When raising funds for SPH within the School of Medicine, donors feared, Forman explained, that the funds would be used to fill the School of Medicine’s deficit, rather than directed to programs. specific to HPS.
Because of these challenges, Krumholz was particularly optimistic about Yale’s new investment in SPH’s endowment, describing it as a watershed moment for the University.
“An independent Yale School of Public Health has the opportunity to become the world’s leading institution, building on Yale’s strengths and paving the way for immense impact,” Krumholz told The News.
Forman explained the details of university president Peter Salovey’s new announcement, saying that of the total amount pledged, the School of Public Health will have “relatively easy” access to $200 million, which he says , is the exact amount needed to see the school. work as expected.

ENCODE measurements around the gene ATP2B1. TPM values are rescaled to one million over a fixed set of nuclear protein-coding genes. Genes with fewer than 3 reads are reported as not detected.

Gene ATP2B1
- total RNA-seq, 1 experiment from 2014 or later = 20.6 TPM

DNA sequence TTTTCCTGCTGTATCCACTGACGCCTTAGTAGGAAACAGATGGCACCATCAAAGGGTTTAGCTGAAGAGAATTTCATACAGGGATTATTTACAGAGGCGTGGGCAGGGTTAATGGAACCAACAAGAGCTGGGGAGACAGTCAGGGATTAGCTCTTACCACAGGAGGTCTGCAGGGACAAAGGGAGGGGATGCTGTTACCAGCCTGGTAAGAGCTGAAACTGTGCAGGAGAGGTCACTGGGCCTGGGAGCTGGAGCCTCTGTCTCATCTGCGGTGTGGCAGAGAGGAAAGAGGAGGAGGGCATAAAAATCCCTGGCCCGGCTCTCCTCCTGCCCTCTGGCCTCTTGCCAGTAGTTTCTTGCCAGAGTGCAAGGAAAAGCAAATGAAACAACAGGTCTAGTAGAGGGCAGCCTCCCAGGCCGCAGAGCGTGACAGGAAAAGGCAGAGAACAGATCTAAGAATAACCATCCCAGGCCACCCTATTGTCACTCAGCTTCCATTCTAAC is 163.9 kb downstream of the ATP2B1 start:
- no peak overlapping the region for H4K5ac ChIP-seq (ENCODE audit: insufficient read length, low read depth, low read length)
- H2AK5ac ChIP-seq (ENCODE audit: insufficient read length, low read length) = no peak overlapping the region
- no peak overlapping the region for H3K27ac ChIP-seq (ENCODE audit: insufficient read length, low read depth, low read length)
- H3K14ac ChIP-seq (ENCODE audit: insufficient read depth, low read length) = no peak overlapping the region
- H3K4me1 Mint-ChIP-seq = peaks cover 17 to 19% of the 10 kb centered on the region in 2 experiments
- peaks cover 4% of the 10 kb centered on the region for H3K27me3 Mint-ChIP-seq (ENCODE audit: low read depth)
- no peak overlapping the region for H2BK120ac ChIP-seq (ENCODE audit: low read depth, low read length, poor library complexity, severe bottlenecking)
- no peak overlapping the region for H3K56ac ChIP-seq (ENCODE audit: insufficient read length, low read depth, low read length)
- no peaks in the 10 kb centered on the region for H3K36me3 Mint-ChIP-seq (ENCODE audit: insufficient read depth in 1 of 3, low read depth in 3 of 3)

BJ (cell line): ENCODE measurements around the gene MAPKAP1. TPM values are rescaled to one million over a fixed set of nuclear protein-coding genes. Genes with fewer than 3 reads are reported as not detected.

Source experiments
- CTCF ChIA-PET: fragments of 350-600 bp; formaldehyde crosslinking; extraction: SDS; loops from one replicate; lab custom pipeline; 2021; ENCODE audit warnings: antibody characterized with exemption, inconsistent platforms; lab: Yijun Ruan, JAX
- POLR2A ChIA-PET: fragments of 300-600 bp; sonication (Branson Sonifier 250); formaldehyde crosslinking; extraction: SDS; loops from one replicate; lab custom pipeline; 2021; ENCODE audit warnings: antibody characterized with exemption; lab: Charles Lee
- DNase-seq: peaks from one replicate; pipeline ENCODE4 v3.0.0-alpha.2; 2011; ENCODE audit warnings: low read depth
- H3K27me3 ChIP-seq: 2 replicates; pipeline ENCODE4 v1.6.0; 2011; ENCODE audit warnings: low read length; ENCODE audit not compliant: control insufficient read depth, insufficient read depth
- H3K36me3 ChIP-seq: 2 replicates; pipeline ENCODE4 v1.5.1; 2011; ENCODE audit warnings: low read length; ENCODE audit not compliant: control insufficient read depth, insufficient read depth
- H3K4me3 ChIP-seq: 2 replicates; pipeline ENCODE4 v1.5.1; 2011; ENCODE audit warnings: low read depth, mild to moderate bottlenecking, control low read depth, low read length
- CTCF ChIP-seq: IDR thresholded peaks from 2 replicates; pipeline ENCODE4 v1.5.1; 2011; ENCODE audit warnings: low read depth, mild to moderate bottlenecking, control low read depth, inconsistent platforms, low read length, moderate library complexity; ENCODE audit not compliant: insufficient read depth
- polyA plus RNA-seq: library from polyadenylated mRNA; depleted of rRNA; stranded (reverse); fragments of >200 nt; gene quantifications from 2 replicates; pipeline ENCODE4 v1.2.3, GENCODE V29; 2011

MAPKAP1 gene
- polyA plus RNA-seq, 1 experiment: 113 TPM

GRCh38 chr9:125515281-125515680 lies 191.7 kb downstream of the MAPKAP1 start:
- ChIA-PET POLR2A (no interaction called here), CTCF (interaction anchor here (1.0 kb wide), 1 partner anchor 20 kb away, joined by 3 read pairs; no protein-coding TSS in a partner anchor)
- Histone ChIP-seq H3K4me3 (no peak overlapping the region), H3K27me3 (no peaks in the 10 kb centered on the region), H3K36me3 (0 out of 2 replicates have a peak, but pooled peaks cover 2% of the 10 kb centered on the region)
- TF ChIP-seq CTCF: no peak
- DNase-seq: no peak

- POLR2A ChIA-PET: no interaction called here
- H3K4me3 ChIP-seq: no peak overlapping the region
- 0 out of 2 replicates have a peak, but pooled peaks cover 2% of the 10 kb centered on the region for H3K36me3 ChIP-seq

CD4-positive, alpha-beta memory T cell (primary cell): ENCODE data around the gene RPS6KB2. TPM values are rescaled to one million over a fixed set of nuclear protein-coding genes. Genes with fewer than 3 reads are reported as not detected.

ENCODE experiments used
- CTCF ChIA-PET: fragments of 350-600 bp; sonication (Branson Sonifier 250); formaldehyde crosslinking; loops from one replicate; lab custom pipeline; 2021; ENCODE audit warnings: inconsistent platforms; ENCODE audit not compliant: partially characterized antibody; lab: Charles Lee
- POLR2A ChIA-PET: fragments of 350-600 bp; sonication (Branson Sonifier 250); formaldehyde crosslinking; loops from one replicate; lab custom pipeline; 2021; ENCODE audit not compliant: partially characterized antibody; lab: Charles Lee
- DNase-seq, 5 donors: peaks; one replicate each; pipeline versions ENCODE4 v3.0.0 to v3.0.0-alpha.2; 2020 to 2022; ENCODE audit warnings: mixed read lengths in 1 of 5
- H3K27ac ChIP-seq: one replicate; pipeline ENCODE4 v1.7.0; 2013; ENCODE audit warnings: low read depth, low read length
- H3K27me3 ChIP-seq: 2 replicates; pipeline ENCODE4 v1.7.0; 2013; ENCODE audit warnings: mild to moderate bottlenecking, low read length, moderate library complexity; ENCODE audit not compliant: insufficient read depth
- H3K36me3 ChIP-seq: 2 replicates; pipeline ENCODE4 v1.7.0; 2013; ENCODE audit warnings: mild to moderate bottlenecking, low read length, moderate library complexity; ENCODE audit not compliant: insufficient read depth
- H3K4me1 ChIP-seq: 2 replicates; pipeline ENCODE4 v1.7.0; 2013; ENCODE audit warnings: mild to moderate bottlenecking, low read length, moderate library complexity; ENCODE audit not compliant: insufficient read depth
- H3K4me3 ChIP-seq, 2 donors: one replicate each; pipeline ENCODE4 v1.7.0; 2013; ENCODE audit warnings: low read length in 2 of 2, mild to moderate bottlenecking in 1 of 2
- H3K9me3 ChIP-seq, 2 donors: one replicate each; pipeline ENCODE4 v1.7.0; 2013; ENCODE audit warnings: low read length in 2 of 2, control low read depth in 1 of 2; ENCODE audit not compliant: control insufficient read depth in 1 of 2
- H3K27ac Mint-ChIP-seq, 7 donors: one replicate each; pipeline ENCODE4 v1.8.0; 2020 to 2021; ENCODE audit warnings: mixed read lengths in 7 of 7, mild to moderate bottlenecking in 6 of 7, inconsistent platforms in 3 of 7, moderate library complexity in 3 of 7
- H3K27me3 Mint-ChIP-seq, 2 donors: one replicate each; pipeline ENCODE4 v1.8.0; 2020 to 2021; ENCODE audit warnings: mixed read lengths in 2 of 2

“[The investment] clears the structural deficit, it allows you to provide financial aid, at least to a slightly greater degree than we had before, and it allows the school to make strategic investments in programs that previously had to be approved by the medical school or more likely would not have been approved for lack of funds,” Forman told the News.
Vermund’s term will end on June 30. In his message to the School of Public Health community, Salovey wrote that during his tenure, the Dean has “enhanced the contributions of YSPH to the world.”
“I am grateful to him for his contributions to the school, to Yale, and to the health and well-being of so many communities around the world,” Salovey wrote.
The School of Public Health was founded in 1915.